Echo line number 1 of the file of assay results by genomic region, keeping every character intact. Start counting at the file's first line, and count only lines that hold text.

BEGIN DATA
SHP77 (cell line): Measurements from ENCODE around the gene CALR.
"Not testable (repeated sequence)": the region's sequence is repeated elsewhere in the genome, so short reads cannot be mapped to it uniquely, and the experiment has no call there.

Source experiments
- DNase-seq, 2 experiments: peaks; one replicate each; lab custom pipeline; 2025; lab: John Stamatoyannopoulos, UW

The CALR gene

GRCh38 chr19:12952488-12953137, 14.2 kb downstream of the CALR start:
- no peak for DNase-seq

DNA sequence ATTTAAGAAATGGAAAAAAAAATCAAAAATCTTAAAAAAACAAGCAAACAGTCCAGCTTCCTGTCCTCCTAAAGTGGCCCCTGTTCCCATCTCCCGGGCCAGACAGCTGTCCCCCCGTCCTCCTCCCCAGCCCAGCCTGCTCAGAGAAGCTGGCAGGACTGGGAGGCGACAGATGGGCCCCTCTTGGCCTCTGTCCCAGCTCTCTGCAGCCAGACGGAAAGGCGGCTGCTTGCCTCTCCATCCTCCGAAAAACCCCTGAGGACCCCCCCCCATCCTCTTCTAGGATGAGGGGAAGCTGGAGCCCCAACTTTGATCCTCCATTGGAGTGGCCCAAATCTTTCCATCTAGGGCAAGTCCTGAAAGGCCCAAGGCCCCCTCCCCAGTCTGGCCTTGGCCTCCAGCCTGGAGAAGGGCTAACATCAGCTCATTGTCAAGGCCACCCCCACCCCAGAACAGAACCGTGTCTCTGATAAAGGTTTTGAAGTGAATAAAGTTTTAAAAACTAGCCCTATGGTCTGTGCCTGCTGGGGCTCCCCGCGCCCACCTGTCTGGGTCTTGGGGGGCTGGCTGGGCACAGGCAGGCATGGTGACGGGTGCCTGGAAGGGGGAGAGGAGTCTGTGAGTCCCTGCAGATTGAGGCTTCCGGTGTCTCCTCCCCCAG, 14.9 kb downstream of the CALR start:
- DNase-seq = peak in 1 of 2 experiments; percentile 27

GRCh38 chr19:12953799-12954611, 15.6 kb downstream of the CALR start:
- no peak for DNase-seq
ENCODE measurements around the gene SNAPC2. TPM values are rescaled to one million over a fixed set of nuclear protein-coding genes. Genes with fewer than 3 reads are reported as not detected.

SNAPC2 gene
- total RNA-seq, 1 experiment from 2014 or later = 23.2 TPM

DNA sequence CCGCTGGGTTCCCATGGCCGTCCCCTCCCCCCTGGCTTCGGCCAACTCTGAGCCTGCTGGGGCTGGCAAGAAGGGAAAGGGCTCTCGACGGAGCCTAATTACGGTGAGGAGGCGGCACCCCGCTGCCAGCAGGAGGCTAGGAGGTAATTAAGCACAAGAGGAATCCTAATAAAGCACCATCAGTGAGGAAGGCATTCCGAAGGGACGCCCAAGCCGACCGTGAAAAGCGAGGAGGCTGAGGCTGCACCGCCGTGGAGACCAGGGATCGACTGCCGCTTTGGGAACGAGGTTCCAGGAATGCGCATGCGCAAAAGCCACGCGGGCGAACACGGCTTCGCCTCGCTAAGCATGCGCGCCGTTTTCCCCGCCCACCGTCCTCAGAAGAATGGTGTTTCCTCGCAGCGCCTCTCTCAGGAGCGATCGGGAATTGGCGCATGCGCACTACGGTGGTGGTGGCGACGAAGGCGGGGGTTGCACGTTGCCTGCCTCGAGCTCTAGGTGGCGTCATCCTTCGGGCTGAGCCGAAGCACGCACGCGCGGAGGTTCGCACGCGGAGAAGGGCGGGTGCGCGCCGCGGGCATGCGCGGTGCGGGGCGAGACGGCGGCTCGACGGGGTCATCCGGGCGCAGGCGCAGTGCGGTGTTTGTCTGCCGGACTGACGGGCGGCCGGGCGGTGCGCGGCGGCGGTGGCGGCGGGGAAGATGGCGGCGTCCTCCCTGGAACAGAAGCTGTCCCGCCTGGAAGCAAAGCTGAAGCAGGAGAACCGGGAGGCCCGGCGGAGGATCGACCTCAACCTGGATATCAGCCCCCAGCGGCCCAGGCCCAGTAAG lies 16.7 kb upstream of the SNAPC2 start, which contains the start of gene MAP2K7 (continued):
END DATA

SHP77 (cell line): Measurements from ENCODE around the gene CALR.